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    Is this your house?

  3. #3

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    It's probably a bit overkill, although that reinforced concrete makes it maybe less so.

    I don't have experience with that material and Ubiquity, but I run a single Ubiquity AP, and that covers my entire house (150 sqm, two floors, but wooden stuff between the floors and mostly plaster walls. That single AP provides decent coverage, but it depends on your needs. For me, it provides about 200mbit speed on a semi-cheap wifi-dongle on my desktop, and 21ms ping. This covers my needs, and I haven't bothered with Ethernet, even though it would let me get maybe a few ms lower ping and use the entire 300mbit line. With kids, the usage on the network is pretty heavy, frequently have 3-4 kids (no, not all are mine) playing Minecraft on the network, with my wife and I working from home, me using video conference a lot.

    My advice would be to setup some requirements. Number of devices matter with the switches and the AP. Ubiquity has a lot of products, and mostly geared towards prosumer/enterprise stuff, so they can handle the traffic. I use a Unifi AP HD, which has a theoretical bandwidth of 800MbPS @ 2.4 Ghz, and 1733 MbPS @ 5Gz. If you can live with lower speeds on the network, 2.4 Ghz is a lot better for range and signal strength.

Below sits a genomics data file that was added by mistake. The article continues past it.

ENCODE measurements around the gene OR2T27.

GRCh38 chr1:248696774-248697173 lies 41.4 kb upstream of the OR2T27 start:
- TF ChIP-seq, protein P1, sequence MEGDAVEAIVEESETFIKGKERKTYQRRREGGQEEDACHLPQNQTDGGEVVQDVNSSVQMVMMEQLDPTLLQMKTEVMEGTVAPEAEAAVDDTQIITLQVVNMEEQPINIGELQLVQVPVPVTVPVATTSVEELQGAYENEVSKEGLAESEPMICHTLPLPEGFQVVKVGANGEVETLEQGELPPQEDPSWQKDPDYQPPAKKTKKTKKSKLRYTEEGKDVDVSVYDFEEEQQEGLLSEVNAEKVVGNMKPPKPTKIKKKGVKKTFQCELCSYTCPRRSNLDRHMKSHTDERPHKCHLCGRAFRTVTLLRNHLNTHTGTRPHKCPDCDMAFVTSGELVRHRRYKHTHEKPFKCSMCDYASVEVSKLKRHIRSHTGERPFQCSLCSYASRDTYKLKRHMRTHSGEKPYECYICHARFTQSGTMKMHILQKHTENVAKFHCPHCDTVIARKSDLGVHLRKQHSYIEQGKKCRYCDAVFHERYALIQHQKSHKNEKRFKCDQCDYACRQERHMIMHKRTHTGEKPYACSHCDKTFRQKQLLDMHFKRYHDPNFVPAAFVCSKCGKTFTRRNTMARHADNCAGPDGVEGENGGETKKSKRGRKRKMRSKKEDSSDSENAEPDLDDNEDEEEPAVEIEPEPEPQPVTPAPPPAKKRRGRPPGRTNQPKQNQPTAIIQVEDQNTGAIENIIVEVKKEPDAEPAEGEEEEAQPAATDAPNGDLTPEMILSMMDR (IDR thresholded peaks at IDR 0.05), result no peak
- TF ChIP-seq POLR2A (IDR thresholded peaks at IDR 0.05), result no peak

I'm no expert though, but I'm sure there are a lot of them here. If you're not worried about costs and overkill, I doubt you can go wrong with Ubiquity. Unless you've got really specific requirements, I'm not really sure anything **needs** ethernet these days, but it's a tradeoff between amount of work and the result I guess. For me the cost/benefit was not in favor, but YMMV.

  4. #4
    Joe Appleby's Avatar
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    Quote Originally Posted by GeromeDoutrande View Post
    Is this your house?
    No, but German renting laws are super robust. As long as I can return it to the prior state, I can do it. So running cables in the concrete slabs is ... tricky.

    Quote Originally Posted by morpheps View Post
    2.4 Ghz is a lot better for range and signal strength.
    The current wifi APs are on 2.4Ghz and the downstairs signal does not reach the top floor. Nor do I have 4G/3G/UMTS inside the house.
    nevar forget

  5. #5
    Mashie Saldana's Avatar
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    Option A is looking good and it is similar to my setup.

    What speed is your internet connection?
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    Here are two long articles about Ubiquiti from ArsTechnica's Senior Technology Editor (aka "the hardware guy") you might find interesting.